When The Game Bakers set out to make Squids for the iPhone, they managed to come up with a really good recipe. Unfortunately, the game sometimes feels like it hasn’t been fully cooked through, and should perhaps have been left in the oven a little longer.
Squids is a unique sort of role-playing game that follows a group of treasure-hunting squids as they run into trouble when creatures composed of a black ooze begin to appear and take the form of undersea life, such as crabs and the like. The squids must form a group of fighters to take on the menace and save their undersea world from ruin.
Incidentally, Squids runs into that little trope shared by other RPGs where you’ll have a whole group of party members, but only be able to use about half of them in a battle. That said, you can still collect different hats and spend pearls to power up the members of your party, who each conform to different classes: Scouts, Shooters, Troopers, and Healers. And, like so many other iPhone and social games today, you can solve some problems by throwing real-world money at them.
Flick that fish.
Combat is turn-based, but rather than selecting attacks from a menu, you’ll instead just pull back on the active squid, aim, and let it loose, hopefully bashing into an enemy. Different classes have different abilities: Scouts travel further, Healers heal your party members by running into them, Shooters fire bubbles at enemies, and Troopers can perform a nice ground-pounding maneuver that smashes into all enemies within a displayed radius.
Turns are determined by stamina, which decreases up to a given point based on how much you stretch your squid before releasing. With the meter full, you can usually get two full stretches, and one rather meager one to finish the turn. In addition, the Shooters and Troopers can only perform their special moves once per turn, but as long as you have stamina, you can potentially attack the enemy. When all is said and done, these elements come together to form a nice package.
But it’s not perfect. Simply put, the game feels a bit rough from a gameplay perspective. When things go smoothly, everything seems fine, of course. But as more new elements get thrown in, things start to fall apart.
For example, each stage has a fairly wide-open map, typically with enemies to defeat, obstacles to avoid, treasures to find, and sometimes an end goal to reach. You can zoom out to get a better view of the stage, which is handy, but in order to move your characters– which requires the same rubber-band snapping action as you use to combat your enemies– you must be zoomed in close. In addition, there is a bit of guesswork involved in aiming, as there is really no way to tell precisely where your cartoon squid will go.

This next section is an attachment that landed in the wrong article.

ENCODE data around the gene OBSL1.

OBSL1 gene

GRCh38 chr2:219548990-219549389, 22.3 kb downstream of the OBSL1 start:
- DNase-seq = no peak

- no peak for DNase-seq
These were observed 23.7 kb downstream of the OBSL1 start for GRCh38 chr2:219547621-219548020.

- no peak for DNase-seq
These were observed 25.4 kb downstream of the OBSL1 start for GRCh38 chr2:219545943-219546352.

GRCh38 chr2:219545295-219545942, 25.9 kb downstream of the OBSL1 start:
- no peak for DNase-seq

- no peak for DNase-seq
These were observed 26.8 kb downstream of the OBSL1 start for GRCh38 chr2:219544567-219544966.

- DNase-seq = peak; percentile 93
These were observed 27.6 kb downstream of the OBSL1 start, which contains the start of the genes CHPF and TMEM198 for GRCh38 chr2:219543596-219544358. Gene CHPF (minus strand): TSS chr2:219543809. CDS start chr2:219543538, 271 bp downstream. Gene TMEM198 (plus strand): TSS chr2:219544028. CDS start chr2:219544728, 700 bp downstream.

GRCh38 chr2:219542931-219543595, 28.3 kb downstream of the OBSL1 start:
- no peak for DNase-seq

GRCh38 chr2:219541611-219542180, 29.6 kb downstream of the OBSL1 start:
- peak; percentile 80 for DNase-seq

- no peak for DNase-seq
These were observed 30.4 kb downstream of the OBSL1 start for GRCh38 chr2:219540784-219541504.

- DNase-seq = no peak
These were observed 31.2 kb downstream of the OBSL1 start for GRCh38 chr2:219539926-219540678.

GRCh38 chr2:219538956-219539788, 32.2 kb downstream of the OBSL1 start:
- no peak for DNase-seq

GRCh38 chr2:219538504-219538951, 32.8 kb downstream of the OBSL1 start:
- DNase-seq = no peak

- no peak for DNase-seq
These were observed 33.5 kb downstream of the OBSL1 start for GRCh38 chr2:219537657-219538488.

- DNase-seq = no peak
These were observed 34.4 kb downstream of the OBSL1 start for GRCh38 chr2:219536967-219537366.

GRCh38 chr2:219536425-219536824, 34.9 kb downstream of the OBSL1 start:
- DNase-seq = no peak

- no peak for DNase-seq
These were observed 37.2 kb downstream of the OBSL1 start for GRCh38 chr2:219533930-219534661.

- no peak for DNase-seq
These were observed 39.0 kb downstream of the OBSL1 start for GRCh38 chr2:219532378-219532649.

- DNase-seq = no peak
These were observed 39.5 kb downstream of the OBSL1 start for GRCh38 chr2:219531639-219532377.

Under da sea.
That is to say, you get a pretty good idea, but as players of games such as Angry Birds can tell you, just the slightest shift in angle at the base can lead to a tremendous difference at the end of your shot. And with maps like these, filled with pitfalls aplenty and spiked balls capable of doing repeated damage, sometimes forming tight corridors, precision is a must.
In addition, the physics kind of feel off. The game itself seems as though it’s meant to emulate pool, to a certain degree, with your characters bouncing off of enemies and walls, but it doesn’t feel genuine in that regard. Striking an enemy head on near a pit (which, for swimming animals, seems like an odd trap to have in play, but whatever) may send them into the abyss, but your character is likely to go over with them.
And if all of that wasn’t enough, hit detection seems iffy at times, especially when you’re trying to make precise movements. Even more annoying are additional aquatic life that don’t adhere to the turn-based combat system– they can’t be attacked, but have no problem dealing damage to you while everything else is in standby mode.
All of this may sound unpleasant, and it can be. But even so, the game is still playable, and fun for as long as things go smoothly. Challenge is a good thing, to be sure, but when it feels like the challenge comes from the game not running as it feels like it should, that’s not quite as good.
There is a lot to like here, enough that some people will be able to overlook the flaws and power on. Perhaps The Game Bakers will release an update or a sequel that brings out the full potential of what is a really good concept with a fun premise. At least, we hope they do– this idea could be more, and should be.